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Marler Blog Providing Commentary on Food Poisoning Outbreaks & Litigation

Non-O157 STECs (O26, O45, 0103, O111, O121, O145) cause 36,700 illnesses, 1,100 hospitalizations and 30 deaths in America each year

U.S. Senator Kirsten Gillibrand last week introduced new legislation to require the U.S. Department of Agriculture (USDA) to regulate the six currently unregulated strains of E. coli proven to cause food-borne illnesses. In addition to the most common form of E. coli that is already regulated, the Centers for Disease Control and Prevention (CDC) has identified six rarer strains, known as non-O157 STECs. The CDC estimates that non-O157 STECs cause 36,700 illnesses, 1,100 hospitalizations and 30 deaths in America each year.

E. coli O157:H7 is by far the most common strain in American beef. But non-O157 STECs are increasingly found in beef imported from other countries, but is never checked for since current law only requires imported ground beef to be checked for E. coli O157:H7.

Senator Gillibrand’s new legislation adds the six confirmed strains to the list of adulterants, requires meat companies to test for and discard any batches containing any toxic strains of E. coli, and gives the USDA the authority to find and regulate more toxic strains in the future.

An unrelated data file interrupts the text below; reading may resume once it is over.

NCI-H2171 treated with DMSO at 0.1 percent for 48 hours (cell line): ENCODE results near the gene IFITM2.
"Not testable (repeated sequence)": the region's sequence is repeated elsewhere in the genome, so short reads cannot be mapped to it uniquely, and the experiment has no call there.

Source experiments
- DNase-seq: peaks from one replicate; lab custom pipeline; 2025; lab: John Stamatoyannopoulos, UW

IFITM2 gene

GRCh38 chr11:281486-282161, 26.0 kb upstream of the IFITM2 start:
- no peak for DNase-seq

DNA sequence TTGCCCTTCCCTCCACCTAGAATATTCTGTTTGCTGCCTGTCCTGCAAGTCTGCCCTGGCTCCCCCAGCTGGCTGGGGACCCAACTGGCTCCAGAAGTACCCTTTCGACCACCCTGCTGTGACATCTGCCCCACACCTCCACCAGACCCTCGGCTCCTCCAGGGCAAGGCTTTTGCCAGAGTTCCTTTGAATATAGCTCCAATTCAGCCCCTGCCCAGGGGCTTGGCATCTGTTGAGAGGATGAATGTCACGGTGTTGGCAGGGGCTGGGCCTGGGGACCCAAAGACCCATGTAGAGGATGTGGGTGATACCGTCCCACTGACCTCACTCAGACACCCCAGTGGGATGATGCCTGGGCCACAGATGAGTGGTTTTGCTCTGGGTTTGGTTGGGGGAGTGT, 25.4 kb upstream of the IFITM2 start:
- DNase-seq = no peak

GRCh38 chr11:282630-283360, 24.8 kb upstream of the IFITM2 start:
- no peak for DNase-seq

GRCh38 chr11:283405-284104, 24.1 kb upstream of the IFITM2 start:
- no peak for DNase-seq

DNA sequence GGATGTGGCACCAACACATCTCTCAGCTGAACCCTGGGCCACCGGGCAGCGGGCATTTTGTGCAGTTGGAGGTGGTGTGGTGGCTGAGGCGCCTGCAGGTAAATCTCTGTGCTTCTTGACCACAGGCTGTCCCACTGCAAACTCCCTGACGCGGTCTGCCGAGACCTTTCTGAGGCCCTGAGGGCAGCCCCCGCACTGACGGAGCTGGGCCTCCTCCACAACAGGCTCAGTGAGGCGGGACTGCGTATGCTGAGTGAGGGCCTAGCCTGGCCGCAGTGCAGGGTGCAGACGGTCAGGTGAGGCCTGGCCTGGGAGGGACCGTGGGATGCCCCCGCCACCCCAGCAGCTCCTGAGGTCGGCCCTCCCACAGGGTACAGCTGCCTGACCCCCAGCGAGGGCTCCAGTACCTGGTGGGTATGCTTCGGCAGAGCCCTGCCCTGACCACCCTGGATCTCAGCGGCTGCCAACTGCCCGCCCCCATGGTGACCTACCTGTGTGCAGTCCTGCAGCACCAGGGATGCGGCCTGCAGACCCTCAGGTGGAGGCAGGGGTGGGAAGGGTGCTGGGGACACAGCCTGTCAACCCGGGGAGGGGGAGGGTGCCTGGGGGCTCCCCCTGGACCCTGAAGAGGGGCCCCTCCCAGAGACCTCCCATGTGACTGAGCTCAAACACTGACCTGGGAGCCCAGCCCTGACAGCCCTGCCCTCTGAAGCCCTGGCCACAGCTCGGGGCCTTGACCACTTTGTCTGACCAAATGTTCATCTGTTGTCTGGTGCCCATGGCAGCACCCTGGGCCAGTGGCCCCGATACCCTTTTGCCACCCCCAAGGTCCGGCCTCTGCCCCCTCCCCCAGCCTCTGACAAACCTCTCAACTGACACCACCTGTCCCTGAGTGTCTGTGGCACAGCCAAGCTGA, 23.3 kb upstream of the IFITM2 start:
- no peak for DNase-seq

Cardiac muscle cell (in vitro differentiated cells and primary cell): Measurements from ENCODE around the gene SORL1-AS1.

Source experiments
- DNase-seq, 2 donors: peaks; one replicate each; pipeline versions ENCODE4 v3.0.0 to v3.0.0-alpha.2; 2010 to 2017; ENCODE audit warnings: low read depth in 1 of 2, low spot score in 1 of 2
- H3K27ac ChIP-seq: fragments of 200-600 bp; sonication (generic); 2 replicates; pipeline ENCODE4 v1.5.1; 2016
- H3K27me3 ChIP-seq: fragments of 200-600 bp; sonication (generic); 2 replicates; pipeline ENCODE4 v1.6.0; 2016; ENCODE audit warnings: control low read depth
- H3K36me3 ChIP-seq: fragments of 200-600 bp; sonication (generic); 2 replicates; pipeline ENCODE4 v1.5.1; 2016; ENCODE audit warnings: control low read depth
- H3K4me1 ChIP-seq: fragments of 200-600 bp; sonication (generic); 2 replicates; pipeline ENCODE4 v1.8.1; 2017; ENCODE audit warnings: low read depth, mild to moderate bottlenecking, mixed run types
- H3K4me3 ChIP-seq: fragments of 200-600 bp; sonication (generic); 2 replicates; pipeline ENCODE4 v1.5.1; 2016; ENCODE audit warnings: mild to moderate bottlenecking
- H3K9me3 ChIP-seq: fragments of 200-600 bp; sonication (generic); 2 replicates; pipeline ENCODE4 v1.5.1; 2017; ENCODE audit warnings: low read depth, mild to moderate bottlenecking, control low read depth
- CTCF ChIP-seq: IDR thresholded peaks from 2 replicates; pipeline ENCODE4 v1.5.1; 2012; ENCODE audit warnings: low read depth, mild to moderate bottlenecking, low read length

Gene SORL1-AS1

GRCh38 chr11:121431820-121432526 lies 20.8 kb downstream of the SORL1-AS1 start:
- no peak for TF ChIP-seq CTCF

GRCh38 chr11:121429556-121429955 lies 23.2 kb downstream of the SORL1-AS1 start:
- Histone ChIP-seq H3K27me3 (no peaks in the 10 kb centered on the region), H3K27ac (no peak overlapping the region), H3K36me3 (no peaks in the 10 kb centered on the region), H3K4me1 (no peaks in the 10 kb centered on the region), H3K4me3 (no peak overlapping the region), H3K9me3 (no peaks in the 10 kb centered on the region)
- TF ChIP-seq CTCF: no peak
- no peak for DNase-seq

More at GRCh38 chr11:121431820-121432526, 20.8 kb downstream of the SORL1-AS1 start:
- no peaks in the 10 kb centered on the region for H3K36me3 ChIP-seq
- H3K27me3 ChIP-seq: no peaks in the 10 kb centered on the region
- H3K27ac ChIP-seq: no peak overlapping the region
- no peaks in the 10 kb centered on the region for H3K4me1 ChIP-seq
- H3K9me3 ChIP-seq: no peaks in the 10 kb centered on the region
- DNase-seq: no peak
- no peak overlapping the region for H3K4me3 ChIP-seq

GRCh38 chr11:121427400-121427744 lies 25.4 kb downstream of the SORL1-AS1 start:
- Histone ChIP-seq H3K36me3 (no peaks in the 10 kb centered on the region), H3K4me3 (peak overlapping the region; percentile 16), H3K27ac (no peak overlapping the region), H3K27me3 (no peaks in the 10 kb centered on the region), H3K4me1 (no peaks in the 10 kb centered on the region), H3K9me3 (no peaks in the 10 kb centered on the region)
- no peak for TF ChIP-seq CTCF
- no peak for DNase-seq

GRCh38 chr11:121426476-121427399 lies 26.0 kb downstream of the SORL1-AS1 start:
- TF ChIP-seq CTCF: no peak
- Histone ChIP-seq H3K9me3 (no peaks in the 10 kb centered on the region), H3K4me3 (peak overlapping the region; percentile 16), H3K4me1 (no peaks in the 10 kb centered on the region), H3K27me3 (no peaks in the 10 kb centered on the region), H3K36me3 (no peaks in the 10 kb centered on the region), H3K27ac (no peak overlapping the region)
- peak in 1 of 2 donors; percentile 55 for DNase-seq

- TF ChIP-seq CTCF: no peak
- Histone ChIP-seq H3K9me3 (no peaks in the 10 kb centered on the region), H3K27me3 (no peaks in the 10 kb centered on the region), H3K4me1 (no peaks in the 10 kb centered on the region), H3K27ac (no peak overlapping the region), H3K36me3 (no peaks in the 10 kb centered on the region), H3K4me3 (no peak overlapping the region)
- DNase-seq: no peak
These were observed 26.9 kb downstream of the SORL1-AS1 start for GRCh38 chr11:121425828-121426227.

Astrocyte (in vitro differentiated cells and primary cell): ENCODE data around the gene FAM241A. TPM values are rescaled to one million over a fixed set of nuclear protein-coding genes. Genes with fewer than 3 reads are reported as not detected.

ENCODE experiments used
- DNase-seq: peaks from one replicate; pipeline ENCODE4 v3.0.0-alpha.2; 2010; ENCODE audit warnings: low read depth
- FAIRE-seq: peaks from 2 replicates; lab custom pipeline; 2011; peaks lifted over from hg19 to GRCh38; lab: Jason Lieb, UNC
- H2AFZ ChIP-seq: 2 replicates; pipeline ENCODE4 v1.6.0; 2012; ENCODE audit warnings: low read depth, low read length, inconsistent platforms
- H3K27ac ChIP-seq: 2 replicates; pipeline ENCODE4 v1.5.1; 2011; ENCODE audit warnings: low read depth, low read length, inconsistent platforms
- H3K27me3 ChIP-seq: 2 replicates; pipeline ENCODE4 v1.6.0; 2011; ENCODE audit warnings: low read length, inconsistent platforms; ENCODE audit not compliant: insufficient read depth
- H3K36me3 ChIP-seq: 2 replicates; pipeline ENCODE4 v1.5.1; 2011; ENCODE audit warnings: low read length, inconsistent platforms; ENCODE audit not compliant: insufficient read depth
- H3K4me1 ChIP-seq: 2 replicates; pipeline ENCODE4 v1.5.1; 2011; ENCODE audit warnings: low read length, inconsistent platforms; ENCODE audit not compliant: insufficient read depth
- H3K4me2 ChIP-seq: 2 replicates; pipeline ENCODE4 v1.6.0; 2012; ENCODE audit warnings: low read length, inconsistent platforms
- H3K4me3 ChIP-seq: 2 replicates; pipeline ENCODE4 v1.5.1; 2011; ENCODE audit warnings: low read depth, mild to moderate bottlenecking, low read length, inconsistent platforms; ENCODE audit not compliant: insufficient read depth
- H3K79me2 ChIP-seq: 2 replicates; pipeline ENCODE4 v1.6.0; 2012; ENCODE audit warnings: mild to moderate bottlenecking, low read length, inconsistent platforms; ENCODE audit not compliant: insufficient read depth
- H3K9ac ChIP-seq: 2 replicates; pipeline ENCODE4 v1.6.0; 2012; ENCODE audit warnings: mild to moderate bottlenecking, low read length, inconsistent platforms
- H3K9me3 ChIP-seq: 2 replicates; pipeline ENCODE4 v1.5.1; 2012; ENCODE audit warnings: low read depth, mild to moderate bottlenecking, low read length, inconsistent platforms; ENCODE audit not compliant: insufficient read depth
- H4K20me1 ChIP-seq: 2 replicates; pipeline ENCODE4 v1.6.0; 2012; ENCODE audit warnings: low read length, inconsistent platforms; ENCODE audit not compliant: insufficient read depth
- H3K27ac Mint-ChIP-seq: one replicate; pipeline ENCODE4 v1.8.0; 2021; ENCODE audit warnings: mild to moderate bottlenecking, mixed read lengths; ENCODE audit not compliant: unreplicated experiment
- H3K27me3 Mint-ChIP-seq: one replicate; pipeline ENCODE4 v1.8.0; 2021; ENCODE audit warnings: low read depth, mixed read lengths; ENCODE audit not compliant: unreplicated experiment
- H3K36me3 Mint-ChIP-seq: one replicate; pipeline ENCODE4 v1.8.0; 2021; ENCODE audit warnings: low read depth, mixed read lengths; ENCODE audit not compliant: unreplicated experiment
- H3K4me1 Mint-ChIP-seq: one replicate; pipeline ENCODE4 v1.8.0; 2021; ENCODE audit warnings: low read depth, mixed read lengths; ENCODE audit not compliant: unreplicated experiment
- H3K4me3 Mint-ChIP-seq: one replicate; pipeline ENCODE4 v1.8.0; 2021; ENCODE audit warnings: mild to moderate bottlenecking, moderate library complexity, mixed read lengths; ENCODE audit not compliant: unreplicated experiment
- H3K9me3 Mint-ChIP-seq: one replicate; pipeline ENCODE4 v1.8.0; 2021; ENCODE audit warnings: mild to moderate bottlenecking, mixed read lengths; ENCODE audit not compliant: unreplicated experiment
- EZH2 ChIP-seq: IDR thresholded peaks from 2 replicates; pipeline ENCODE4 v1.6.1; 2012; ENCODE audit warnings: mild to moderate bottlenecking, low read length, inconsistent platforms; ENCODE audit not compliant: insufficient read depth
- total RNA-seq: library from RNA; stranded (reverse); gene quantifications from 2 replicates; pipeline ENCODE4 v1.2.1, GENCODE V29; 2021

Specifically, Senator Gillibrand’s legislation:

* Amends the Federal Meat Inspection Act to revise the definition of the term ‘‘adulterated’’ to include contamination with E. coli.

* Defines E. coli as “enterohemorrhagic (EHEC) Shiga toxin-producing serotypes of Escherichia coli (E. coli).”

* Includes the following E. coli strains: O157:H7, O26, O45, 0103, O111, O121, O145

* EHEC was chosen because it is, by definition, pathogenic, meaning disease causing. This strikes a compromise between being overly-inclusive (not all STEC are pathogenic) and under-inclusive (not closing the door on as yet unidentified strains of pathogenic E. coli)

* By expanding the definition of adulterants to other strains, it will require USDA to begin spot testing procedures, force companies (through legal pressure) to test and eliminate the pathogen, and require FSIS to recommend best testing practices to companies.